Yesterday was a genuinely exhausting day, to the point where--despite a full night's sleep--I had to come home and take a nap after Korean class today. Imagine, if you will, 16 4- and 5-year-olds. For all sakes and purposes, you could consider this a child's birthday party. Now, in your imagination, add seventeen sponge cakes, four bowls of pink and white frosting, and endless decorations and you have a recipe for good ol' fashioned, destruction-induced fun. With pink frosting on one leg, and white frosting on the other from the knee-high counters, I can deduce that despite 3 of us taking 30 minutes to clean up the disaster, it was a success. No one cried. Everyone liked their cake. And we all got on a massive sugar high.
The frosting brought back memories from Monday night--memories I forgot to chronicle here. At around 1:30 in the morning, after massive amounts of alcohol, Chris commented that he'd really like to see someone's face shoved into one of my birthday cakes on the coffee table. Before I even realized what was happening, Arthur smashed the cake into Chris's face. Oh. my. God! Soon it was returned, smashed into Arthur's face! I was completely sober, but so tired, I realized too late that Chris had started balling up the remaining amounts of cake and started passing it back and forth between his hands. All of the girls went screaming out of the apartment at that point. I thought I was going to be clever and run into the elevator, not realizing Arthur would follow and tackle me into it. I tried to get out on the right floor, but it had already started moving. We went down to the first floor, looking rather sheepishly at the older Korean gentleman who got on with a disdainful look--he probably wasn't impressed with the frosting smeared across the door. ... I still have frosting on my pants, even after going through the wash.
This week, I have been suffering from a plague. A plague I like to call my EPIK application. EPIK is the Korean government's program to bring foreigners into public schools for the purpose of teaching English. The application is pretty long, and ... invasive (they ask for your weight!), but it was no problem. I got through 7 of the 8 pages. Unfortunately, one of these was, "write a personal essay of 300 words or more." There was no guiding question, just "personal essay." Today, after the 3-hour nap, I woke up, realized it had to be done, and here it is, 588 words, submitted for your approval.
One of the first things I noticed about Korea is the abundance of pink and heart. There are heart stickers, hearts on T-shirts, heart-shaped pencils, and people continually make hearts with their arms and hands. As I learn more about the culture, I understand most of the songs are about love, and that there are essentially two Valentine’s Day—one for girls, and then one for boys! Over the last year, I have developed three of my own loves: languages, children, and travel.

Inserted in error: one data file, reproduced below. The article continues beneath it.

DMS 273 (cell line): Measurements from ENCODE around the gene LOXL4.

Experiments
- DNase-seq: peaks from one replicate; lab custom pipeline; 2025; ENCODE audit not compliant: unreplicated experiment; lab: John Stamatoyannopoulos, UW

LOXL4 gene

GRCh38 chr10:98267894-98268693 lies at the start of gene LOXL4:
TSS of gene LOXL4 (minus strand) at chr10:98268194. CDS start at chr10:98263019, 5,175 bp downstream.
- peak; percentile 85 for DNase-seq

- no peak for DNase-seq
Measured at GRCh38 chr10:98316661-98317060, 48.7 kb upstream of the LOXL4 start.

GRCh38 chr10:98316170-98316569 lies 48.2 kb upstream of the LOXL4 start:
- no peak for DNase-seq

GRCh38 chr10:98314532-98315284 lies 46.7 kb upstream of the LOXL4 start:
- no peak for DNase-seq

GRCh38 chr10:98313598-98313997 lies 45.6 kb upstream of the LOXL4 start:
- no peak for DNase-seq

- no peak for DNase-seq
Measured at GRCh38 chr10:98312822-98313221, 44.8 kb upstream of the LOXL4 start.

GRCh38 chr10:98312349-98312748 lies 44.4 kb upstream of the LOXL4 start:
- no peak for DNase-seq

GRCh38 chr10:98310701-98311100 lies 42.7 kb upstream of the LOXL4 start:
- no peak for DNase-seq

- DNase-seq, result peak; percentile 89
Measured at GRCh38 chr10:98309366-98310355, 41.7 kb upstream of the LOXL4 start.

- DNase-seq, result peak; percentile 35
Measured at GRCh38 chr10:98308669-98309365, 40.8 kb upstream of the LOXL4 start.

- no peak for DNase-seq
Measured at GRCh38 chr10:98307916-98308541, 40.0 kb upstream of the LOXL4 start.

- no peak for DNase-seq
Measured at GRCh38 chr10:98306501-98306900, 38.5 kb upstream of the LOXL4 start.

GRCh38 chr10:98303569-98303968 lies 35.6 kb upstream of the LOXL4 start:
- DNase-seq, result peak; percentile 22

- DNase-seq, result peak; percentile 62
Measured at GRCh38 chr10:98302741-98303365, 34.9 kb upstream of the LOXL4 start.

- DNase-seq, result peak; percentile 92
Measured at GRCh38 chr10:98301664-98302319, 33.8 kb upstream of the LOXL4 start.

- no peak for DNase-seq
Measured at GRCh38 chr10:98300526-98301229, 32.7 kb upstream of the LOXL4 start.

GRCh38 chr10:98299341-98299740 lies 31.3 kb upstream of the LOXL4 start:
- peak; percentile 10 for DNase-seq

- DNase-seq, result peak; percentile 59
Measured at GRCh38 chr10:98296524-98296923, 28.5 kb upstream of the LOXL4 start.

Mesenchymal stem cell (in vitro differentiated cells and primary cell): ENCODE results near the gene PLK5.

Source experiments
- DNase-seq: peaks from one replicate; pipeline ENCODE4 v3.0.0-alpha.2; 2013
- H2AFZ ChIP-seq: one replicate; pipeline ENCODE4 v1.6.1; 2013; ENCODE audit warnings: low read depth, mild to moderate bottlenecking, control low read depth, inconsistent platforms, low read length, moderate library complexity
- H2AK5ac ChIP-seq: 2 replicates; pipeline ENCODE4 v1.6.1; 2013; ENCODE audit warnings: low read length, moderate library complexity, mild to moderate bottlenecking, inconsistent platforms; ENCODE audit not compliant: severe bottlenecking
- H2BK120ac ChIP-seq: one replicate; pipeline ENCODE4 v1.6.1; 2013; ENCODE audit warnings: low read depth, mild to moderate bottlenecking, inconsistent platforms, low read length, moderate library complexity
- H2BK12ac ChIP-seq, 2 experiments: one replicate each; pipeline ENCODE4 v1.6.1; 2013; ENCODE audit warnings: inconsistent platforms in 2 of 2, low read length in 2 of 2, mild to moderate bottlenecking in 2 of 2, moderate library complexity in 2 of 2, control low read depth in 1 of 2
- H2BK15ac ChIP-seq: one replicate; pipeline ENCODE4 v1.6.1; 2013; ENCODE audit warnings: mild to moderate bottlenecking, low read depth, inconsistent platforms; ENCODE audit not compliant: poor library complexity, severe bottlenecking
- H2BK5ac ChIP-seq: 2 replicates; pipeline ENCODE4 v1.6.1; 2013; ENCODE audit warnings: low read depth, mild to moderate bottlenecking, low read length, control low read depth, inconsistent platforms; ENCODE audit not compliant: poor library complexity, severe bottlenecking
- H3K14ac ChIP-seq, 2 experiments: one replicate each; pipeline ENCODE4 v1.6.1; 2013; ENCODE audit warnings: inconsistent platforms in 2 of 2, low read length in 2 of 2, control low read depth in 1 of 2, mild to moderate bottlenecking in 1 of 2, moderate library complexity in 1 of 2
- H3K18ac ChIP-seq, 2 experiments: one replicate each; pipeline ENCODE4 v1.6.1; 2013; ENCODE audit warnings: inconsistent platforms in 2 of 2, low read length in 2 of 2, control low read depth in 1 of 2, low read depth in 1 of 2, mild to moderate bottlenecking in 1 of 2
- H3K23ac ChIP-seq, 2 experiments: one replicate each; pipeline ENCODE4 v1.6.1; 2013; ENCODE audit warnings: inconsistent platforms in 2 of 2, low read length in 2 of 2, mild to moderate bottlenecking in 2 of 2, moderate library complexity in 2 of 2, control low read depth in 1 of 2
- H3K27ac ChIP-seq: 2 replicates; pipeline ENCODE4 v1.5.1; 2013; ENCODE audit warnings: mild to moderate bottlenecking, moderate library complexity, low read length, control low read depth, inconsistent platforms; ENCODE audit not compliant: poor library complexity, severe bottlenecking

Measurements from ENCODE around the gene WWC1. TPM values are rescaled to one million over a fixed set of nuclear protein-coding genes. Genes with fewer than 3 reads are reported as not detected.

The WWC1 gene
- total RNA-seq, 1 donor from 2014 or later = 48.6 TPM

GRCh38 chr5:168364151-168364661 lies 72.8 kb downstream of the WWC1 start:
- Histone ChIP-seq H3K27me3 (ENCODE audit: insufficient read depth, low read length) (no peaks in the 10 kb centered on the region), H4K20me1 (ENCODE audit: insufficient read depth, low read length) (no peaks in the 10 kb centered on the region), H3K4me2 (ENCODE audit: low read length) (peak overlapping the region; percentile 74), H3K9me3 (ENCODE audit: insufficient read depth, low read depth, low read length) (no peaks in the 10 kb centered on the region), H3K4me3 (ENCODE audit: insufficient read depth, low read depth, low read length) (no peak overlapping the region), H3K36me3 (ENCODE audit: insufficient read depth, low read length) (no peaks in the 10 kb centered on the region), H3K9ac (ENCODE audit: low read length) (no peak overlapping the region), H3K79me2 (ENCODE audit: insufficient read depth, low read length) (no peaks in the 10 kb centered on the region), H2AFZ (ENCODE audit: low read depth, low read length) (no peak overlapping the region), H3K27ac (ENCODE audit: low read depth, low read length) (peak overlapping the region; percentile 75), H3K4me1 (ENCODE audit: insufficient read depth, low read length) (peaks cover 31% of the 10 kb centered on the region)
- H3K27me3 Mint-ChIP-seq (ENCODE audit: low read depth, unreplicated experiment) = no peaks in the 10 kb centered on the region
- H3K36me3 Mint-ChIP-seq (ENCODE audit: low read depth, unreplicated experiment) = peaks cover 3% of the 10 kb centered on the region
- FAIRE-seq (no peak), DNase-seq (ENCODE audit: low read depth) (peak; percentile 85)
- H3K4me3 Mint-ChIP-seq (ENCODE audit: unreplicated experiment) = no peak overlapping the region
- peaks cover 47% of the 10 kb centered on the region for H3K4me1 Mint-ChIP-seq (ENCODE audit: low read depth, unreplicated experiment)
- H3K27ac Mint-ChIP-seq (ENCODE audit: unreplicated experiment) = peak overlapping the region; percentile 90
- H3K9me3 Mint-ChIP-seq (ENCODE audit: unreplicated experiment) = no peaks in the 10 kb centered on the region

Since my father brought me a copy of Aschenputtel, the German Cinderella, I have loved foreign languages. As I started high school, I began learning German and can remember my teacher unfolding this new world of grammar for me, teaching me as much about English as she did German. She made learning fun, and I went on to study French, Spanish, and now Korean, too, applying the same basics. Now, when I am at the head of the class in her shoes, I try to apply some of her methods. She was good at encouraging us to use our imaginations for conversation drills, making them fun instead of just another page in the book. This love of languages has served me well in Korea, because as I study object and location markers, I understand more of my students’ difficulties and why they make the mistakes they do, which has added to my effectiveness as their teacher.
In addition to languages, I love children. My first day teaching in kindergarten, the teacher I replaced showed me the building, my classes, and introduced me to my students. I fell in love with them immediately—well, almost all of them. I soon learned that each class has its own troublemaker, and that some are simply mischievous, while others act out because of a problem. One of my 7-year-old boys had such a hard time in classes; he could not stay on task, and he was habitually distracted. As I read through the previous teacher’s notes, it seemed it had been going on for some time. After observing the class’s play time, I saw that there was a certain girl who always chased (and tormented him). After stepping in and separating them, the boy’s performance soon went to the top of the class, and he was much happier. Out of my love of children, I find myself drawn towards spurring them on to be the best they can be—to the point where half of my students have been promoted to elite classes, if not to higher levels altogether.
Finally, I have renewed my love of travel and have fallen in love with South Korea. Living in the United States, I have a lot of opportunities to travel around Canada, Mexico, and the U.S. itself. In high school, I was fortunate enough to be able to travel to Europe to see Germany, France, and Austria. Nothing has satiated my desire to travel like moving to South Korea and being allowed to experience life here hands on. Every day I get to go to taekwondo, or to Korean lessons, or out for galbi, or to visit a shrine or palace, I feel the honor of being in such a historical place.
Over the last year I have seen and done many things, from field trips of petting snakes to helping direct 13 7-year-olds in a graduation play, and fortunately nurtured my three loves of languages, children, and travel. I look forward to what the next year has in store!
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